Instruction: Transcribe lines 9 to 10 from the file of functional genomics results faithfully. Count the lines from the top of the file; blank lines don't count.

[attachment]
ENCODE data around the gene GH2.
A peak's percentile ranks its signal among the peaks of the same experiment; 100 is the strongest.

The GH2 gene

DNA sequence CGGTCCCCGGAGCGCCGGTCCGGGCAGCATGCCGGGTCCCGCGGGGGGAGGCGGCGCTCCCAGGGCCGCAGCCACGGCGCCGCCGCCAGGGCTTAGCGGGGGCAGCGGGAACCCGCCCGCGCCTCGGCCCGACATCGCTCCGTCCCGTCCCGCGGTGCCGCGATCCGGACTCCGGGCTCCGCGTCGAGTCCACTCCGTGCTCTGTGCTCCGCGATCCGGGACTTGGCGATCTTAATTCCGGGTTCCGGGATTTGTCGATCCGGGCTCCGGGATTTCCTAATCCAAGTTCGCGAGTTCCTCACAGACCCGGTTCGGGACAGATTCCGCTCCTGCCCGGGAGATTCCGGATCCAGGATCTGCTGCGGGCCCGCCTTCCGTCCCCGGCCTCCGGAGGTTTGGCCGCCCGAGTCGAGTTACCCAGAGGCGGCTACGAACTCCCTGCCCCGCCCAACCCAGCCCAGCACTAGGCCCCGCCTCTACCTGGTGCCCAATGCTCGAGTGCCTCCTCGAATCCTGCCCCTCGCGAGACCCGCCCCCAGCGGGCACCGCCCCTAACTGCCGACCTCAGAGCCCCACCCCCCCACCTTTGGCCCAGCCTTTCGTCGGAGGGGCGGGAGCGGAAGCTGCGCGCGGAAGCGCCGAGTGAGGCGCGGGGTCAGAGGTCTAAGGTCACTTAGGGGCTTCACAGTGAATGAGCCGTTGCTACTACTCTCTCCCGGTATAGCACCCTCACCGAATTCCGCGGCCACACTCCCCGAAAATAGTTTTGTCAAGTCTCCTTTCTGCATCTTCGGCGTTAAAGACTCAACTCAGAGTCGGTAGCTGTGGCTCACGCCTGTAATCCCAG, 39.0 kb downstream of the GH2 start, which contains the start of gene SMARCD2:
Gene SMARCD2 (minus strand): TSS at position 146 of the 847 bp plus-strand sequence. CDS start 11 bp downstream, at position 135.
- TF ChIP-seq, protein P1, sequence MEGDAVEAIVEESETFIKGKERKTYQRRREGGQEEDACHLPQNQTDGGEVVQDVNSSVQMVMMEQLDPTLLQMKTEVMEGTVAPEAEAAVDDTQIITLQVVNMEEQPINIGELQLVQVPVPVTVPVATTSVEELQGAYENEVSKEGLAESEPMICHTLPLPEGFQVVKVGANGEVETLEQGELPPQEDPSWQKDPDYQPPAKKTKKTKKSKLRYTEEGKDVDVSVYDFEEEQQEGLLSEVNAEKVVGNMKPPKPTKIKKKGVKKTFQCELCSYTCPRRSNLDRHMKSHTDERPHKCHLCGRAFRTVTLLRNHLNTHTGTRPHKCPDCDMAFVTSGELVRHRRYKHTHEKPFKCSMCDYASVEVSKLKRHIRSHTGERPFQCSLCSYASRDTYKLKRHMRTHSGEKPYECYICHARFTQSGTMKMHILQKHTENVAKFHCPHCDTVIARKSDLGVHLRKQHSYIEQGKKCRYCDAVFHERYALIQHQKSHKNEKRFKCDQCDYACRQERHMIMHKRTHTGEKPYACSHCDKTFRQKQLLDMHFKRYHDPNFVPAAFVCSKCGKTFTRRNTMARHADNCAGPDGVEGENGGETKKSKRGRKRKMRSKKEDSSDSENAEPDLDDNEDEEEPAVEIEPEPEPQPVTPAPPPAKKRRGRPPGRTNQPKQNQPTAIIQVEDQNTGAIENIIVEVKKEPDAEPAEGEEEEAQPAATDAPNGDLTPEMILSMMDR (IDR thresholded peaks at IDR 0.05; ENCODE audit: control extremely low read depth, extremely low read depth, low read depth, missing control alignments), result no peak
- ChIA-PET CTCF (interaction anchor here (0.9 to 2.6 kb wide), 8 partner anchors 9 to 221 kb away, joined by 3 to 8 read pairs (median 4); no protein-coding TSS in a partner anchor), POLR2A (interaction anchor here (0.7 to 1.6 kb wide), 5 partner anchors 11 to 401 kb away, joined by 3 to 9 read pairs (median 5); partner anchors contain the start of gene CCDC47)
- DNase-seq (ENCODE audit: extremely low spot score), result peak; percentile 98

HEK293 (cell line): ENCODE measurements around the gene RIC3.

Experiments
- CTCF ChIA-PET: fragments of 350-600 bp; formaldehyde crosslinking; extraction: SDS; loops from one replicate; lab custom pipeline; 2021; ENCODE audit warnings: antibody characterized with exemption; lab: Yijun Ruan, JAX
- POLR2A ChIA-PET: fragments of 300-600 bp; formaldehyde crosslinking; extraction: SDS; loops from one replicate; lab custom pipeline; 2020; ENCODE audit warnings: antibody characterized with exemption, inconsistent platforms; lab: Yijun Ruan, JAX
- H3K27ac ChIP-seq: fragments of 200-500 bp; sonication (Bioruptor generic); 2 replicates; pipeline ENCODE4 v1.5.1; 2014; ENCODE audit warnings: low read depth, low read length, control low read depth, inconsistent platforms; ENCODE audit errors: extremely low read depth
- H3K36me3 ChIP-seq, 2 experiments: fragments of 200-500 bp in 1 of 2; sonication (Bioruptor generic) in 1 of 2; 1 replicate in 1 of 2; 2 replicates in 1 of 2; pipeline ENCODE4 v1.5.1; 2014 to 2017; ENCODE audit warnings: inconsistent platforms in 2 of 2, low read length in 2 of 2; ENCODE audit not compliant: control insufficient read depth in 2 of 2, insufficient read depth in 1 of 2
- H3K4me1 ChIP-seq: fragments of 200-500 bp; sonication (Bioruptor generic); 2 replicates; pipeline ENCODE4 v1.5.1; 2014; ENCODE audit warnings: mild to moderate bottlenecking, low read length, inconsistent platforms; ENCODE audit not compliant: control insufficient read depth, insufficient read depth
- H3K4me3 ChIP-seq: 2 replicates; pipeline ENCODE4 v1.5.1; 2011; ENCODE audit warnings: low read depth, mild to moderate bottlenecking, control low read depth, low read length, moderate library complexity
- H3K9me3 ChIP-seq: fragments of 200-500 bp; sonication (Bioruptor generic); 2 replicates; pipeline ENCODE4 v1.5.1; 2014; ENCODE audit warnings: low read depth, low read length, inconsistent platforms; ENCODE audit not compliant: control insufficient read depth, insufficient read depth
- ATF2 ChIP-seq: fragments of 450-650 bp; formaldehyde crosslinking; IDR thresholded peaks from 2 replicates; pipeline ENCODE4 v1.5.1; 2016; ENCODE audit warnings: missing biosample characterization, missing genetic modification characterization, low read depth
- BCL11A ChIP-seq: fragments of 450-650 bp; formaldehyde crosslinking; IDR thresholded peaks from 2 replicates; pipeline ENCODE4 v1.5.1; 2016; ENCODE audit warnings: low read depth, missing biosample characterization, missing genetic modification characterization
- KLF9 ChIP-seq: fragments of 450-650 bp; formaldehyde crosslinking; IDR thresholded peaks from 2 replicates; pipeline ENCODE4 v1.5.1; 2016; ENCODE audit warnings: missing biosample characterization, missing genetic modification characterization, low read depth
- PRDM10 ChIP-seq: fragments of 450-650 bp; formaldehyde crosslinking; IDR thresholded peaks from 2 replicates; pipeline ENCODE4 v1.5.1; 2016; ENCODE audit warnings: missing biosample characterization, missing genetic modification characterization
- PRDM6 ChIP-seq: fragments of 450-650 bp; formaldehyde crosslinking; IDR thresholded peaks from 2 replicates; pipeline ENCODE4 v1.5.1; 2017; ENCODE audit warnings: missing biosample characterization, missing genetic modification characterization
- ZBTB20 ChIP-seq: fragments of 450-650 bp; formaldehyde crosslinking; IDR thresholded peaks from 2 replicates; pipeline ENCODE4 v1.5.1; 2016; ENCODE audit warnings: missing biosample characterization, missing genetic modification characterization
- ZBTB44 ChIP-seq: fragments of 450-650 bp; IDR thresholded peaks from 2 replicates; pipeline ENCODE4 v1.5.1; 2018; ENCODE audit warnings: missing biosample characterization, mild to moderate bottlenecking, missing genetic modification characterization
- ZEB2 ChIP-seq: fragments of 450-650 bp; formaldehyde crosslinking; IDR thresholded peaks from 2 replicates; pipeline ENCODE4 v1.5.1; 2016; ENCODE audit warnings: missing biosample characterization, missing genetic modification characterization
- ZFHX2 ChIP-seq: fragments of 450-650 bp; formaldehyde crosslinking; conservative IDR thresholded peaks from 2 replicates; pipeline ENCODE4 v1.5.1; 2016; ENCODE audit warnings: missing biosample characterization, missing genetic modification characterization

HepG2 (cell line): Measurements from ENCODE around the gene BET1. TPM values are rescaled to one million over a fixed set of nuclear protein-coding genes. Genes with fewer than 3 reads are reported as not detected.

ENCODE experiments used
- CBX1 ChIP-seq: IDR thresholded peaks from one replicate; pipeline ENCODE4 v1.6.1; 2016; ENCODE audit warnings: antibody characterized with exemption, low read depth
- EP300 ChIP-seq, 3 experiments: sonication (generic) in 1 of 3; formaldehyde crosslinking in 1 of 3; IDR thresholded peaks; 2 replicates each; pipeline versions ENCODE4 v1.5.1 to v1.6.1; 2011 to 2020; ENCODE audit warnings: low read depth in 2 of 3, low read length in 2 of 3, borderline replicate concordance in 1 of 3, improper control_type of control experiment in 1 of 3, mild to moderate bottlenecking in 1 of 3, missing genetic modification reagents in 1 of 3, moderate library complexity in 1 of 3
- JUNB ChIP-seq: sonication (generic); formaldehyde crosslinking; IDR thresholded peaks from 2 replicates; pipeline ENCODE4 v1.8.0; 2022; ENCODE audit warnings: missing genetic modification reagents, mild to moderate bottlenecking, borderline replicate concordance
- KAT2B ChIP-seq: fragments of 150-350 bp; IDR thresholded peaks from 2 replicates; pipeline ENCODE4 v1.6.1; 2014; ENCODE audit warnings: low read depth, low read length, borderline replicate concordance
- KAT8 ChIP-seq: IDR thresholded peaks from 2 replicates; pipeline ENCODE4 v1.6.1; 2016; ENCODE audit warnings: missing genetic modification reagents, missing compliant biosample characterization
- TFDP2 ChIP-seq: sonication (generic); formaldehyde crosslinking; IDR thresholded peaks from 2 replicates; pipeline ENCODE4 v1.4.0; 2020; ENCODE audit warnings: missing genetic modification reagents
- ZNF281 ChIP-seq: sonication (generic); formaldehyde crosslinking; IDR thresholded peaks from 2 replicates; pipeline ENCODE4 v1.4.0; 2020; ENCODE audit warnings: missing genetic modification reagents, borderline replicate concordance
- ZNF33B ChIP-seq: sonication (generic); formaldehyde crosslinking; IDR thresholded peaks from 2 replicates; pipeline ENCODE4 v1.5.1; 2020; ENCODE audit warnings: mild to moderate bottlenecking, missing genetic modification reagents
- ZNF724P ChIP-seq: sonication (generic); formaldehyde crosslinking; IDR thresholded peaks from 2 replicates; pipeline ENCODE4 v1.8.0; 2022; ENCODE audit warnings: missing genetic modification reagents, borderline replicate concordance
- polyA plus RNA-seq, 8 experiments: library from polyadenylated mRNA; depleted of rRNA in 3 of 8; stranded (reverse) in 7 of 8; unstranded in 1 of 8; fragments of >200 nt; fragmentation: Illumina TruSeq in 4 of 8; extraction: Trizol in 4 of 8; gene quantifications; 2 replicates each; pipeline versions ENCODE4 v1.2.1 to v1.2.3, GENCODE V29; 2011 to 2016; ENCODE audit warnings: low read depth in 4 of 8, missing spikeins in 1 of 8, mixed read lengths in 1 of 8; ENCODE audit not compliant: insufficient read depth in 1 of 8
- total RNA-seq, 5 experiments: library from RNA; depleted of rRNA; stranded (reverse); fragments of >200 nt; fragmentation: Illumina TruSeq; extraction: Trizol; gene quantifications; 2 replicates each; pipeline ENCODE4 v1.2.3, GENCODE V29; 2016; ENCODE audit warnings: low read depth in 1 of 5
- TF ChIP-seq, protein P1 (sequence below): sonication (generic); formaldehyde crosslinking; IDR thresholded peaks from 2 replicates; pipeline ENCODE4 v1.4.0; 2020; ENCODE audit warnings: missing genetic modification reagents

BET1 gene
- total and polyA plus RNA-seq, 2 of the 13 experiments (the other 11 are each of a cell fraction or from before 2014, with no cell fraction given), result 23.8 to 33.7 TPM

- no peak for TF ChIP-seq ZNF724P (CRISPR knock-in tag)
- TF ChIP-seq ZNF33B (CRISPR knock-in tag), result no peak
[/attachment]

HEK293 (cell line): ENCODE measurements around the gene RIC3.

Experiments